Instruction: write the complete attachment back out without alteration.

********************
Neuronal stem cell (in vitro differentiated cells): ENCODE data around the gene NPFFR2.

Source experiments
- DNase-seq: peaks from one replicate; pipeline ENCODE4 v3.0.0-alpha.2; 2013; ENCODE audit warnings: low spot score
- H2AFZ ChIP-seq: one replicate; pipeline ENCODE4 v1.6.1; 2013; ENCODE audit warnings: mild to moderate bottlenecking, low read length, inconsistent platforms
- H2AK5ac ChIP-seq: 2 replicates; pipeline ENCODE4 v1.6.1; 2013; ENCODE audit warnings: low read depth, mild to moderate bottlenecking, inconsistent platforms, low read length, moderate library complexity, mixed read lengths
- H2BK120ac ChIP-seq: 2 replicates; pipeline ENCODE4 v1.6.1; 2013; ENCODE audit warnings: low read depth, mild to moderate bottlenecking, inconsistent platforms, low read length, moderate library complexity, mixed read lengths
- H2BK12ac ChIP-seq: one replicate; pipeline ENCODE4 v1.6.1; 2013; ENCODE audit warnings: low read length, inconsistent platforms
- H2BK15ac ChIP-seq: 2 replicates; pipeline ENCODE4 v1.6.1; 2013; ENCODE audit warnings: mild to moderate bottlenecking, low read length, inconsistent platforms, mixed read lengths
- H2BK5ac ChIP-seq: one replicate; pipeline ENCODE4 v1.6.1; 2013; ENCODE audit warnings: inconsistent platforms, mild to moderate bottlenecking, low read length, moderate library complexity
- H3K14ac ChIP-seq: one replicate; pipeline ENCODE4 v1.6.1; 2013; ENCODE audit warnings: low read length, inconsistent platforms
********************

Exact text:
Neuronal stem cell (in vitro differentiated cells): ENCODE data around the gene NPFFR2.

Source experiments
- DNase-seq: peaks from one replicate; pipeline ENCODE4 v3.0.0-alpha.2; 2013; ENCODE audit warnings: low spot score
- H2AFZ ChIP-seq: one replicate; pipeline ENCODE4 v1.6.1; 2013; ENCODE audit warnings: mild to moderate bottlenecking, low read length, inconsistent platforms
- H2AK5ac ChIP-seq: 2 replicates; pipeline ENCODE4 v1.6.1; 2013; ENCODE audit warnings: low read depth, mild to moderate bottlenecking, inconsistent platforms, low read length, moderate library complexity, mixed read lengths
- H2BK120ac ChIP-seq: 2 replicates; pipeline ENCODE4 v1.6.1; 2013; ENCODE audit warnings: low read depth, mild to moderate bottlenecking, inconsistent platforms, low read length, moderate library complexity, mixed read lengths
- H2BK12ac ChIP-seq: one replicate; pipeline ENCODE4 v1.6.1; 2013; ENCODE audit warnings: low read length, inconsistent platforms
- H2BK15ac ChIP-seq: 2 replicates; pipeline ENCODE4 v1.6.1; 2013; ENCODE audit warnings: mild to moderate bottlenecking, low read length, inconsistent platforms, mixed read lengths
- H2BK5ac ChIP-seq: one replicate; pipeline ENCODE4 v1.6.1; 2013; ENCODE audit warnings: inconsistent platforms, mild to moderate bottlenecking, low read length, moderate library complexity
- H3K14ac ChIP-seq: one replicate; pipeline ENCODE4 v1.6.1; 2013; ENCODE audit warnings: low read length, inconsistent platforms